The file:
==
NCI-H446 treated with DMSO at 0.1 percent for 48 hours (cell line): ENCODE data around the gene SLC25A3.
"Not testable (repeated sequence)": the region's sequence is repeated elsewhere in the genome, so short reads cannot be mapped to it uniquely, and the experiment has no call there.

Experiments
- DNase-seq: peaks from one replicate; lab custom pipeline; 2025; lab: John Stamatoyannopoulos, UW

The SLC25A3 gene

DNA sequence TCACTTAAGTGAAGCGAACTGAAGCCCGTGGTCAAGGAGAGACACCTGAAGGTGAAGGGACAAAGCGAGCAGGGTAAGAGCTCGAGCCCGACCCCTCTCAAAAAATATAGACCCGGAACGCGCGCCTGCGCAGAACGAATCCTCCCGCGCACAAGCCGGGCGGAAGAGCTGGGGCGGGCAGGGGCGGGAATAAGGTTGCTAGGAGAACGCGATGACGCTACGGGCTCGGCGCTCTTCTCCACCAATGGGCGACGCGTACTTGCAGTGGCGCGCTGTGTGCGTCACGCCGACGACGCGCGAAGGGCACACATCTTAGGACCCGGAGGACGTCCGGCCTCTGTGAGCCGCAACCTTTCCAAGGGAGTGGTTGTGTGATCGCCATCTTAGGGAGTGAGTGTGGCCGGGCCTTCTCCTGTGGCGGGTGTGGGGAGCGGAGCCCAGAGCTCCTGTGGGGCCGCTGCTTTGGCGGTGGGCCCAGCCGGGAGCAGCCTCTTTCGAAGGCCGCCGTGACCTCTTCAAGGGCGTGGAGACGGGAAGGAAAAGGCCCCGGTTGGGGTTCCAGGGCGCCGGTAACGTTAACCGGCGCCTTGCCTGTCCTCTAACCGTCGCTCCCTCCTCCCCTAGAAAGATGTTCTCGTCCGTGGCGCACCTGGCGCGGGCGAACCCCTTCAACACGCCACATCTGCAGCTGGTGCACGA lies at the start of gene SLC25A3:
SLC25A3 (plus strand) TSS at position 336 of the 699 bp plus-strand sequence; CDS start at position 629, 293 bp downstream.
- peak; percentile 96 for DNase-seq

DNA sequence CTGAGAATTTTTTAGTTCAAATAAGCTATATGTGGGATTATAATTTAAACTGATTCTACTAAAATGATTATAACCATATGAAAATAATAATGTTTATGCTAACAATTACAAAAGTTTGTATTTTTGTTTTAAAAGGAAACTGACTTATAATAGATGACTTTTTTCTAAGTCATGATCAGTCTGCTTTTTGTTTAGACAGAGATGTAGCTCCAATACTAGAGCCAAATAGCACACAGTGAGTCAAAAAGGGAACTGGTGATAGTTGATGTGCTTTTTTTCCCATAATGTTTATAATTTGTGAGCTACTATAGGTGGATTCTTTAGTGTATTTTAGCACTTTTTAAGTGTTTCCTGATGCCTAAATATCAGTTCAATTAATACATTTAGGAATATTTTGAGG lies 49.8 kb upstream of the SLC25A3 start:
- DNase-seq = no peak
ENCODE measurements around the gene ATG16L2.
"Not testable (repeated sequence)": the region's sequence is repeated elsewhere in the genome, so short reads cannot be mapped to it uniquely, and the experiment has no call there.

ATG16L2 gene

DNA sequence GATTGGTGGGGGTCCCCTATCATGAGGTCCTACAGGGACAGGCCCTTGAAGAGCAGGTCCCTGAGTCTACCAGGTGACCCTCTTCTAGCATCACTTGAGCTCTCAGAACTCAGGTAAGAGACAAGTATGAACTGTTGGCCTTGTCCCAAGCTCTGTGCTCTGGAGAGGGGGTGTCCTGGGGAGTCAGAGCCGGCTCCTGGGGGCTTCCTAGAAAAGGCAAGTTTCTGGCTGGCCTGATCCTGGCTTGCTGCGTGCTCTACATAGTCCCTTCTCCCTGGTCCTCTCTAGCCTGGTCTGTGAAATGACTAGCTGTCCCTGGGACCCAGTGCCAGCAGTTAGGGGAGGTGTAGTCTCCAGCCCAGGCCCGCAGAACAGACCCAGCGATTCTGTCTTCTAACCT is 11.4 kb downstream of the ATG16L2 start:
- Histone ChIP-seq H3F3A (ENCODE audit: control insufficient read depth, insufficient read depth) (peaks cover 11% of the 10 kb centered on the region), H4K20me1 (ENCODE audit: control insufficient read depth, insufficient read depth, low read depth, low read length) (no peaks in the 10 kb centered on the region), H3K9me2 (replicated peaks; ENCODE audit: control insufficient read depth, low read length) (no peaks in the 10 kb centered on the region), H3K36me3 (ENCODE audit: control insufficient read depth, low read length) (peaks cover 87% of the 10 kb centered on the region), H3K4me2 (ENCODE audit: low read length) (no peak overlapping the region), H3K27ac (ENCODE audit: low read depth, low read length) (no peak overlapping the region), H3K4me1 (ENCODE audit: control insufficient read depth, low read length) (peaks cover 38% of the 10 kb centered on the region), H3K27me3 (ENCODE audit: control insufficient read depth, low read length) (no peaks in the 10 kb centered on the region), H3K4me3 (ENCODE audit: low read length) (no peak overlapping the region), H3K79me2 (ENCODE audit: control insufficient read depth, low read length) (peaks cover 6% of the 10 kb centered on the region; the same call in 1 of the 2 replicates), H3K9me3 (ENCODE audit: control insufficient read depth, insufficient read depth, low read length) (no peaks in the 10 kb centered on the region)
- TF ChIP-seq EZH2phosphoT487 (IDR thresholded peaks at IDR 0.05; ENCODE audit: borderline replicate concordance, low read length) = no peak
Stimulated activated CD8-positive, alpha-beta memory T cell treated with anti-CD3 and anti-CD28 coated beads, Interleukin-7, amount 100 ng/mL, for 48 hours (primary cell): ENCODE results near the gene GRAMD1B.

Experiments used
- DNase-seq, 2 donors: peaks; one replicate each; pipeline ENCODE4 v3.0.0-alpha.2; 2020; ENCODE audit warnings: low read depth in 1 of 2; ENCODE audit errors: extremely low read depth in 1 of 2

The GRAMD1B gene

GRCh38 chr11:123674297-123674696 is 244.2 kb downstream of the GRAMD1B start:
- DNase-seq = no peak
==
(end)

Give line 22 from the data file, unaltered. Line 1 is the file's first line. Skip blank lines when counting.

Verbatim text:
- DNase-seq = no peak